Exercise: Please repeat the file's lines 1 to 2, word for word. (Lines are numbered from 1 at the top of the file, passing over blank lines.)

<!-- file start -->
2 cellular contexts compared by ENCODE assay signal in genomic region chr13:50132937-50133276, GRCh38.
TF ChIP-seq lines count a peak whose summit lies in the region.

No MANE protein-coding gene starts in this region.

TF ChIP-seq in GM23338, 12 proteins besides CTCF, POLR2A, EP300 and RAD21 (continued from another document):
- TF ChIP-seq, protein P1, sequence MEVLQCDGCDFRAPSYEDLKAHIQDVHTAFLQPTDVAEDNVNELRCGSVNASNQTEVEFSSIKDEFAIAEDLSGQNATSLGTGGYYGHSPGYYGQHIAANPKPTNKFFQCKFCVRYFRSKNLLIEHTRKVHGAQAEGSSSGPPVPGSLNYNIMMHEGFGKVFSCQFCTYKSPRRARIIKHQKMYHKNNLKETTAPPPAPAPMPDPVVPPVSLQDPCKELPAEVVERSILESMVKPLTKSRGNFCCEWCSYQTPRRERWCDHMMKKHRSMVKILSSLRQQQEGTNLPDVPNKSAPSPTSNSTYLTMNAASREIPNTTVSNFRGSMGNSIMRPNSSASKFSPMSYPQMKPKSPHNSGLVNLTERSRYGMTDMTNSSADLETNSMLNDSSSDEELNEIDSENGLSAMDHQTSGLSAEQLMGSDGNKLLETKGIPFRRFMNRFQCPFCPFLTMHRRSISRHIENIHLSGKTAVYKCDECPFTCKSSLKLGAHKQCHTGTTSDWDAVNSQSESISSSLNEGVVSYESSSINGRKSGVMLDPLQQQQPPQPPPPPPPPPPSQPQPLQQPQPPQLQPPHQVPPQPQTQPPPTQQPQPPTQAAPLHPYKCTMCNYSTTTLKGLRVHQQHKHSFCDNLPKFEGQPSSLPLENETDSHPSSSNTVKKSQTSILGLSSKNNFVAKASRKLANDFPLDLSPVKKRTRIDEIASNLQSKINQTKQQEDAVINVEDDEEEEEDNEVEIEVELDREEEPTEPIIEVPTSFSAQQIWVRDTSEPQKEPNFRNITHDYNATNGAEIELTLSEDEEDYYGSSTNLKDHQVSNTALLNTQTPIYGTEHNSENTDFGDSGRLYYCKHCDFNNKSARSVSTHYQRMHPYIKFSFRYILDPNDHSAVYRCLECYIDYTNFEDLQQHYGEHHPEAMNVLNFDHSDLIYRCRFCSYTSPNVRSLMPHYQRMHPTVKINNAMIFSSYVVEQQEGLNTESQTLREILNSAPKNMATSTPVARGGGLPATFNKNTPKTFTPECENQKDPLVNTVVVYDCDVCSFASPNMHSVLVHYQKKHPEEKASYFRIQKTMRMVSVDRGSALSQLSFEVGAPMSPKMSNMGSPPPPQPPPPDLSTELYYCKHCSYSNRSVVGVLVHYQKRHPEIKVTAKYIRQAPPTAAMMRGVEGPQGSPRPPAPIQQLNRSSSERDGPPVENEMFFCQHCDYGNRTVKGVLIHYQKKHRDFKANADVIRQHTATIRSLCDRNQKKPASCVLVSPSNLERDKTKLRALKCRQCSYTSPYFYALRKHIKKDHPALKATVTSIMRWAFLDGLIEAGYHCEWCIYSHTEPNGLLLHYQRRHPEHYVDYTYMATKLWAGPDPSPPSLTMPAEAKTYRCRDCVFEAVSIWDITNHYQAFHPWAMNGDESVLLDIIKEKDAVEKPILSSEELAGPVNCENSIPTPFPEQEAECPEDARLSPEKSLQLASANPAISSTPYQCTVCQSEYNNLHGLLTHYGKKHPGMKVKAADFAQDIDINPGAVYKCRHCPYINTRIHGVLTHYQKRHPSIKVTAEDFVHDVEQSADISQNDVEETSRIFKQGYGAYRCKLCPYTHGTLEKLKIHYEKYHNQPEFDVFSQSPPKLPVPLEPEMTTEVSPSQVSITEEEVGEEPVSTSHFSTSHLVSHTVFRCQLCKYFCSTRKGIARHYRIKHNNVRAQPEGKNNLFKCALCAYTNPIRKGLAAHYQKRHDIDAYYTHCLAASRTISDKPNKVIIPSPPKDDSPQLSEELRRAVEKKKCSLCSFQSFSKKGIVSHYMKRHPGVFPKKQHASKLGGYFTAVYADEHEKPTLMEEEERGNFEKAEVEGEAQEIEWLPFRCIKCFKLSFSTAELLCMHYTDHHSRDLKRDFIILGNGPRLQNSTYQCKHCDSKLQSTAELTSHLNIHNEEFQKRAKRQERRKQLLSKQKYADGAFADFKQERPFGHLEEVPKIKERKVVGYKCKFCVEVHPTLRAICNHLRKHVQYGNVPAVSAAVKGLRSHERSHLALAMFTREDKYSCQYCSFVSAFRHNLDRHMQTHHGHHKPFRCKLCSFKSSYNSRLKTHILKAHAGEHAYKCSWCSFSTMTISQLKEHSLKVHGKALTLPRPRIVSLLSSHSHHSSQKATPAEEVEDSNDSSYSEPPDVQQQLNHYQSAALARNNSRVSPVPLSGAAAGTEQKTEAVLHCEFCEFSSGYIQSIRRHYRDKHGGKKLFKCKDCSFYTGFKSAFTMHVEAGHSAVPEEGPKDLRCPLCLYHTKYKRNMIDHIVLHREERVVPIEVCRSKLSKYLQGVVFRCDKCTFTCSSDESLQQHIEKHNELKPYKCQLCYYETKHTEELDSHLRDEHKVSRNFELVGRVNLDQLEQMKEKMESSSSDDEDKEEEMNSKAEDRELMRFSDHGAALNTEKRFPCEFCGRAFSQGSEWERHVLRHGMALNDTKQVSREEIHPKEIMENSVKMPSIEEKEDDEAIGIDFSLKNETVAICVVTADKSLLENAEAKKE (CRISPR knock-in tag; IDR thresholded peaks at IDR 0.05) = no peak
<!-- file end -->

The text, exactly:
2 cellular contexts compared by ENCODE assay signal in genomic region chr13:50132937-50133276, GRCh38.
TF ChIP-seq lines count a peak whose summit lies in the region.